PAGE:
Imagine bearing clearly-visible evidence of a crime you had committed. Imagine never being able to take off the sigil that branded you as a criminal. Imagine the eyes burning the back of your head, the taunts, the parents protectively grabbing their children when you walked by.
The force of this public shaming is a large part of what makes Hillary Jordan’s When She Woke such an interesting novel. Anyone convicted of a serious crime–such as murder–is melachromed: their skin is dyed red, or yellow, or blue (depending on the crime), instantly outing them…and cutting down their chances of survival once they’re reintroduced to public life.
The underlying premise of When She Woke is thoughtful and well-crafted: After a sexually-transmitted “Plague” hits the United States, in addition to other unspecified disasters including overcrowded prisons, a large swath of the country becomes extremely (and I mean EXTREMELY) religiously-conservative, outlawing abortion and establishing a Secretary of Faith position in the presidential cabinet. LGBTQ individuals are seen as pitable freaks at best and agents of Satan at worst. Much like Margaret Atwood’s A Handmaid’s Tale, women are valued only for their ability to procreate, and are expected to be subservient to their husbands’ will. (The truly scary thing is that there are people who really think like this, in 2012, and some of them are even in charge of legislating. Shudder.) Into this frightful (and frighteningly-believable) world, we follow Hannah, a rule-abiding young woman…who has just had an abortion and been melachromed red for the crime of murder.
The few glimpses we get of the world outside Texas and Hannah’s small circle are tantalizing. Her friend Kayla, for example, is not nearly as sheltered as Hannah and has been able to date, attend college, and formulate her own views on religion. We hear that abortion is still legal in California and New York, and that diplomatic relations between the U.S. and Canada have been served. I would love to see Jordan explore this world again, in more detail (sequel alert?). The ramifications of this hyper-religious U.S. would be so interesting to see, especially on a global scale. Have we been denounced by the U.N. as a human-rights violator? Have other countries filled the void we left as a superpower?
Overall, I very much liked being brought along on Hannah’s journey from shame and guilt to strength and empowerment. Many of the changes she experienced felt very natural, as her horizons broadened through the necessity of survival. Her musings about free will versus predestination were especially interesting, and I would have liked to hear more; her struggles to reconcile her religious beliefs with her new experiences was, I think, very true to what many sheltered individuals go through the first time they are confronted with proof that the world is not as straightforward as they were taught. While some reviewers did not like Jordan’s attempt to counterbalance the negatives of blind religious faith with the benefits of religion, I thought it was a nice touch. Hannah has been steeped in this type of thinking her entire life; even after all she’s been though, it’s much more realistic for her to try to find a way to adapt her religious views than abandon them altogether, at least right away.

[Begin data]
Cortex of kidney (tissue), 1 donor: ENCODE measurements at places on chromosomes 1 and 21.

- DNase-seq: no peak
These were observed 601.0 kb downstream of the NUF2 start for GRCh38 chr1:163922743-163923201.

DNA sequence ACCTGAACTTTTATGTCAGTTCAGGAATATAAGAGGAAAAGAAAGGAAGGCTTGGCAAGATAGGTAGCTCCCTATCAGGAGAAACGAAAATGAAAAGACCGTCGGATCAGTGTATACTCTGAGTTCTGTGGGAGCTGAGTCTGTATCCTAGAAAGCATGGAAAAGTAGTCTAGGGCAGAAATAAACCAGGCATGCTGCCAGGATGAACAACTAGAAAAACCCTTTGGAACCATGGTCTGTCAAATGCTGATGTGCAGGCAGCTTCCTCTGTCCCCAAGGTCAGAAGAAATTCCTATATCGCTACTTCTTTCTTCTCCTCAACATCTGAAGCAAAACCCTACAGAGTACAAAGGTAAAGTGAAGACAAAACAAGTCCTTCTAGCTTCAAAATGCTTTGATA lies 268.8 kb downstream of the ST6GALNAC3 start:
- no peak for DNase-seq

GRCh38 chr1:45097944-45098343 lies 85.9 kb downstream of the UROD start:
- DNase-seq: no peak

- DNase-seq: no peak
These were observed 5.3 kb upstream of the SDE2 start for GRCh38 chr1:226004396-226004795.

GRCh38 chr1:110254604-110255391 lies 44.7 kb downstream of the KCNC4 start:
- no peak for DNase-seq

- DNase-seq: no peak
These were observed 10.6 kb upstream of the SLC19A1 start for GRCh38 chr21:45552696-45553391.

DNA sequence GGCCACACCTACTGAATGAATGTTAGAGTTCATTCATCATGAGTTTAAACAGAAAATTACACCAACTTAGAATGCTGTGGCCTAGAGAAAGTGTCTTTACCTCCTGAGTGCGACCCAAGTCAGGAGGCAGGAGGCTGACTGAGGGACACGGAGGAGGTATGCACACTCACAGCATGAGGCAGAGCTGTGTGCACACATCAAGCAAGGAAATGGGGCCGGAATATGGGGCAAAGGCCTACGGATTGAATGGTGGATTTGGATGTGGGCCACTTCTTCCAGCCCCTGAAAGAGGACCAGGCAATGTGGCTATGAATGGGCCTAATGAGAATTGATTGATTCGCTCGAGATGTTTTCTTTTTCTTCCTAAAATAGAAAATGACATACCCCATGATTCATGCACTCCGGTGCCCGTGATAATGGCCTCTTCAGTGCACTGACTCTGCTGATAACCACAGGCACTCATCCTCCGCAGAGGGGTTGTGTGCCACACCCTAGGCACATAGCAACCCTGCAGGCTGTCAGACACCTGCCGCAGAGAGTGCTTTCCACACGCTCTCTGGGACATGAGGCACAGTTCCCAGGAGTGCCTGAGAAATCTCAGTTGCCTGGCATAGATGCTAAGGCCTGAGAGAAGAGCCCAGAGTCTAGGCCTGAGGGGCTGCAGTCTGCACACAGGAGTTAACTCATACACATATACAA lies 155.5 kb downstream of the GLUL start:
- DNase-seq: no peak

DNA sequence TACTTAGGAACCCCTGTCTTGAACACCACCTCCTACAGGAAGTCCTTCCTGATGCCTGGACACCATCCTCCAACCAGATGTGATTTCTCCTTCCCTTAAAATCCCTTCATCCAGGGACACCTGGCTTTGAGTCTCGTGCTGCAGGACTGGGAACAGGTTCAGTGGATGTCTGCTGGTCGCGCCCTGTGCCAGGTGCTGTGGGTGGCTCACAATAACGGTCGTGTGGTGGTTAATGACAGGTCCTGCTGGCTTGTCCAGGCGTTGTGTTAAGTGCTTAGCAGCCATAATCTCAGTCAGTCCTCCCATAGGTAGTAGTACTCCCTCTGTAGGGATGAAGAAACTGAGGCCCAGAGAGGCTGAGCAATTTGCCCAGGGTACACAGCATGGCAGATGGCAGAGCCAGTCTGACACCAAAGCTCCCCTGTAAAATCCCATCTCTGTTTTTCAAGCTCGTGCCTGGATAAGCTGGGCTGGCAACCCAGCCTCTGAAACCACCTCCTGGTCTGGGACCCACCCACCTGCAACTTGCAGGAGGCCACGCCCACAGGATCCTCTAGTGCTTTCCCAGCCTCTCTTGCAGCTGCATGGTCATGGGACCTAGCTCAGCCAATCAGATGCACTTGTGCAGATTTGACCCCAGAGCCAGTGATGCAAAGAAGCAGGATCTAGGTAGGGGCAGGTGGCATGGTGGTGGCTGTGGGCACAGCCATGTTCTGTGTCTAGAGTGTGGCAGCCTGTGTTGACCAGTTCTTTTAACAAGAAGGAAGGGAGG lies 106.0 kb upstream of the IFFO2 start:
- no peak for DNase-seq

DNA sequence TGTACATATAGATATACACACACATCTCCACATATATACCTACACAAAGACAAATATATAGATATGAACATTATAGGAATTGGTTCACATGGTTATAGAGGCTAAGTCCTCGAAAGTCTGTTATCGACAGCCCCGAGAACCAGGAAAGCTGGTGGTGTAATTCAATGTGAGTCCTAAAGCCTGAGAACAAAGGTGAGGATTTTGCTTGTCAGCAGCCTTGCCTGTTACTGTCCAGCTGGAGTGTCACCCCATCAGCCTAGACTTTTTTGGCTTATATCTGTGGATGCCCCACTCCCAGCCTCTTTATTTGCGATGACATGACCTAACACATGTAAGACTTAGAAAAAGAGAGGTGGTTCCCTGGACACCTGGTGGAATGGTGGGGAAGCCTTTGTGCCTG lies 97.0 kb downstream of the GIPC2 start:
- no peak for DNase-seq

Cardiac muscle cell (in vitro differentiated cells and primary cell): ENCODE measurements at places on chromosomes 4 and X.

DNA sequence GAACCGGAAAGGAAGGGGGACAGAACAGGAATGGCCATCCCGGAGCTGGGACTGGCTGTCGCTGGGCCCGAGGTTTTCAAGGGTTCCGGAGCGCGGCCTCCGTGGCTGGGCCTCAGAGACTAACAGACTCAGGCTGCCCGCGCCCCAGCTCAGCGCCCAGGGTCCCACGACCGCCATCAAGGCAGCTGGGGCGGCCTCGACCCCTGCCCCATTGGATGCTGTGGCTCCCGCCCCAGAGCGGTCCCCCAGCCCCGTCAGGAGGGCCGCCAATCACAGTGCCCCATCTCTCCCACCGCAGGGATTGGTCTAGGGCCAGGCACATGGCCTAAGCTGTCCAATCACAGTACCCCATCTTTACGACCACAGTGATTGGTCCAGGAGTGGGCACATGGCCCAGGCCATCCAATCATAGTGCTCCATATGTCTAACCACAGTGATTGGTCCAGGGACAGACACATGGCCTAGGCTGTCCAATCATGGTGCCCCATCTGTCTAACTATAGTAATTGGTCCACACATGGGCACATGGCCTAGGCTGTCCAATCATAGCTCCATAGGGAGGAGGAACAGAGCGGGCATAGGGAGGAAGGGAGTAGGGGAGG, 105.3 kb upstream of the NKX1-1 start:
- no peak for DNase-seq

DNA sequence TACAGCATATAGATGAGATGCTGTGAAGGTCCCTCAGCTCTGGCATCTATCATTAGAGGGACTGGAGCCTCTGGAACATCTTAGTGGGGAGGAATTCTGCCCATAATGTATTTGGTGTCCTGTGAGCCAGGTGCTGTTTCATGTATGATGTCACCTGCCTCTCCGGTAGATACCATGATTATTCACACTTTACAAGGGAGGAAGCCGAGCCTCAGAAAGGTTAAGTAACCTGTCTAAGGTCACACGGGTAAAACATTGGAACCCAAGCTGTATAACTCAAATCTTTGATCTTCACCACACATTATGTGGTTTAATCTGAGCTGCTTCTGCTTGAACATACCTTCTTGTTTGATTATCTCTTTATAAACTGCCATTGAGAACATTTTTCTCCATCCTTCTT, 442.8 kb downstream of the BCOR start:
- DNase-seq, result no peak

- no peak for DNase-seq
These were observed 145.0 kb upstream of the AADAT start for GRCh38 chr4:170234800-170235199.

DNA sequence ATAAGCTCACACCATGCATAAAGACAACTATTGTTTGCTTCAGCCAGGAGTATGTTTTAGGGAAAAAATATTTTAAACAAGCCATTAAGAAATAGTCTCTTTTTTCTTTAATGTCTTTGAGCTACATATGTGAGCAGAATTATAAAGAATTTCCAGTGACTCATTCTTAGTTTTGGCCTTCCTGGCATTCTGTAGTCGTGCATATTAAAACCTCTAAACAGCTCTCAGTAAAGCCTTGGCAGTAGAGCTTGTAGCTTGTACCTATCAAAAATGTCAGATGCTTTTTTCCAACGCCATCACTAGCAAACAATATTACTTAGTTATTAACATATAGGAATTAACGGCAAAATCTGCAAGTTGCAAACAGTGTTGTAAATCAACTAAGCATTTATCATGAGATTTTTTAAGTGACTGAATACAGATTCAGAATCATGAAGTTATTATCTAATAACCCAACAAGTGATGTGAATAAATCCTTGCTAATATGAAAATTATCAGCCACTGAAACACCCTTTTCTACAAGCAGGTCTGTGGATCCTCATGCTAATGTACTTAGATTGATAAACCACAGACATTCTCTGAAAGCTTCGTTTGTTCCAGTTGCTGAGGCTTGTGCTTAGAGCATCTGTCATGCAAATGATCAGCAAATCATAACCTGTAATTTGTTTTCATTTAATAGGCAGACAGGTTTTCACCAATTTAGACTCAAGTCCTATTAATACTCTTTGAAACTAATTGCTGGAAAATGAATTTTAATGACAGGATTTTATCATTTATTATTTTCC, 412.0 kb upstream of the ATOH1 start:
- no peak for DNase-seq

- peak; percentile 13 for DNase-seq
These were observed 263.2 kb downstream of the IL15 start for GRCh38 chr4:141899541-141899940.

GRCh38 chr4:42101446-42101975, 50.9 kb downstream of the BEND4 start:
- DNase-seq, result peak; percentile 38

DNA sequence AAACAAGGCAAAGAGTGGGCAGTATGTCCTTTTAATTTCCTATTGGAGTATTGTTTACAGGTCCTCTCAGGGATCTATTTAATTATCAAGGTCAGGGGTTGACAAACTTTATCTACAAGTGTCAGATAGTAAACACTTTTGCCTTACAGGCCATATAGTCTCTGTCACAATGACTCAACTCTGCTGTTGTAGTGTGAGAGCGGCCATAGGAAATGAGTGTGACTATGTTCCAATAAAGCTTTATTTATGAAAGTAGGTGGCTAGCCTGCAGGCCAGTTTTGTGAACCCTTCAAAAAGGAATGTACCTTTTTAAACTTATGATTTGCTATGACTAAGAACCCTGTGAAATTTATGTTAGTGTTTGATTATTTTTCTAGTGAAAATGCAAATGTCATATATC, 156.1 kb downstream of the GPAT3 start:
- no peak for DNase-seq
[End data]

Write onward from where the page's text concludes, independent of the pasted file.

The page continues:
A few things kept this from being a full four or five star book for me, however.
The first (and this will be a slight spoiler, so don’t read on if you want to read this book with entirely fresh eyes!) was the love scene between Hannah and Simone. I am adamantly pro-LGBTQ rights, and I do like when authors include issues of sexuality and gender in their novels, even if it isn’t the focus. I welcome characters who take hold of their own sexualities, and realize that there is a need for literary representation of LGBTQ individuals. But it just did not ring true for me in this instance, knowing what we know about these characters. If we had been given some inclination–any sign at all–of Hannah wondering about her own sexuality, even tentatively or furtively, previously to the love scene, I think I would have accepted it. But as completely unheralded as it was, it honestly felt gratuitous. Like two straight college girls making out in a sports bar. I do understand that sexualities are fluid, and hardly need to be justified, but when characters make entirely out-of-character decisions, it deserves some comment. (I feel like such a prude writing this, if you couldn’t tell.)
The second was that, while When She Woke was clearly designed to be a futuristic take on The Scarlet Letter, I don’t actually know what this book gained through that choice. I think it would have made for a stronger story if it had been allowed to stand on its own. It was distracting to have Hannah’s punishment doll-baby be named Pearl, to have her own name be the Hester Prynn-like Hannah Payne–almost like the author was nudging and winking at me each time, saying “See what I did there?”. Yeah, I saw, and I understand the connotations, but I like my allegories to be a bit subtler. (She said while reviewing the book where criminals undergo a skin dying procedure.) The homage was fine, but again, I think this story was interesting enough that it didn’t need to try to be a 23rd century version of The Scarlet Letter.
While fans of Margaret Atwood will enjoy When She Woke, and its premise and world-building are engrossing, it’s not the subtlest or most delicate treatise on religious freedom and sexuality. I believe it accomplishes what it set out to do, and would make a good companion read to A Handmaid’s Tale, but some of its shortcomings did pose some problems for me.
Bookwanderer Rating: Three and a half/four stars
Bookwanderer Tagline: Do you believe it was God’s doing?